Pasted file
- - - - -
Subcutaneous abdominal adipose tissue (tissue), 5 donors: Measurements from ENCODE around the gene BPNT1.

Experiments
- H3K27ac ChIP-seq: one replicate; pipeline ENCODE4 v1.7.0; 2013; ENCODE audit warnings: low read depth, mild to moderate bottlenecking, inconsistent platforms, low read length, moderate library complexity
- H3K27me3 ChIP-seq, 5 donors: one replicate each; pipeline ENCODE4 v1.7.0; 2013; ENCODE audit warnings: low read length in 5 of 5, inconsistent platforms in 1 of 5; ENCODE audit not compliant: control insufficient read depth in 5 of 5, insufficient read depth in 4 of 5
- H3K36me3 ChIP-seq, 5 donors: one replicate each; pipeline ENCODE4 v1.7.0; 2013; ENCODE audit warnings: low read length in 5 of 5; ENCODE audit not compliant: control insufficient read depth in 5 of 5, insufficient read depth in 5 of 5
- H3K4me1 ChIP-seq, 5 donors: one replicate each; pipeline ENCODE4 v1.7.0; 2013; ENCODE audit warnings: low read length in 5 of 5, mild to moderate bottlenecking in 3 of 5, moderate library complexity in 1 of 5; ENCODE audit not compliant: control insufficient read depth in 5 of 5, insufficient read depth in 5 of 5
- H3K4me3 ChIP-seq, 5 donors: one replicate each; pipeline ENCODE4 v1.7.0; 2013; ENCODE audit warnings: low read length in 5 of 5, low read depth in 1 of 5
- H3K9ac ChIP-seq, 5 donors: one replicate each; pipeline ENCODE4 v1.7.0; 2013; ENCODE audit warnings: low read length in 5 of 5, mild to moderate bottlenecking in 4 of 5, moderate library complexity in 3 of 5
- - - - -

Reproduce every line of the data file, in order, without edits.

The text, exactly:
Subcutaneous abdominal adipose tissue (tissue), 5 donors: Measurements from ENCODE around the gene BPNT1.

Experiments
- H3K27ac ChIP-seq: one replicate; pipeline ENCODE4 v1.7.0; 2013; ENCODE audit warnings: low read depth, mild to moderate bottlenecking, inconsistent platforms, low read length, moderate library complexity
- H3K27me3 ChIP-seq, 5 donors: one replicate each; pipeline ENCODE4 v1.7.0; 2013; ENCODE audit warnings: low read length in 5 of 5, inconsistent platforms in 1 of 5; ENCODE audit not compliant: control insufficient read depth in 5 of 5, insufficient read depth in 4 of 5
- H3K36me3 ChIP-seq, 5 donors: one replicate each; pipeline ENCODE4 v1.7.0; 2013; ENCODE audit warnings: low read length in 5 of 5; ENCODE audit not compliant: control insufficient read depth in 5 of 5, insufficient read depth in 5 of 5
- H3K4me1 ChIP-seq, 5 donors: one replicate each; pipeline ENCODE4 v1.7.0; 2013; ENCODE audit warnings: low read length in 5 of 5, mild to moderate bottlenecking in 3 of 5, moderate library complexity in 1 of 5; ENCODE audit not compliant: control insufficient read depth in 5 of 5, insufficient read depth in 5 of 5
- H3K4me3 ChIP-seq, 5 donors: one replicate each; pipeline ENCODE4 v1.7.0; 2013; ENCODE audit warnings: low read length in 5 of 5, low read depth in 1 of 5
- H3K9ac ChIP-seq, 5 donors: one replicate each; pipeline ENCODE4 v1.7.0; 2013; ENCODE audit warnings: low read length in 5 of 5, mild to moderate bottlenecking in 4 of 5, moderate library complexity in 3 of 5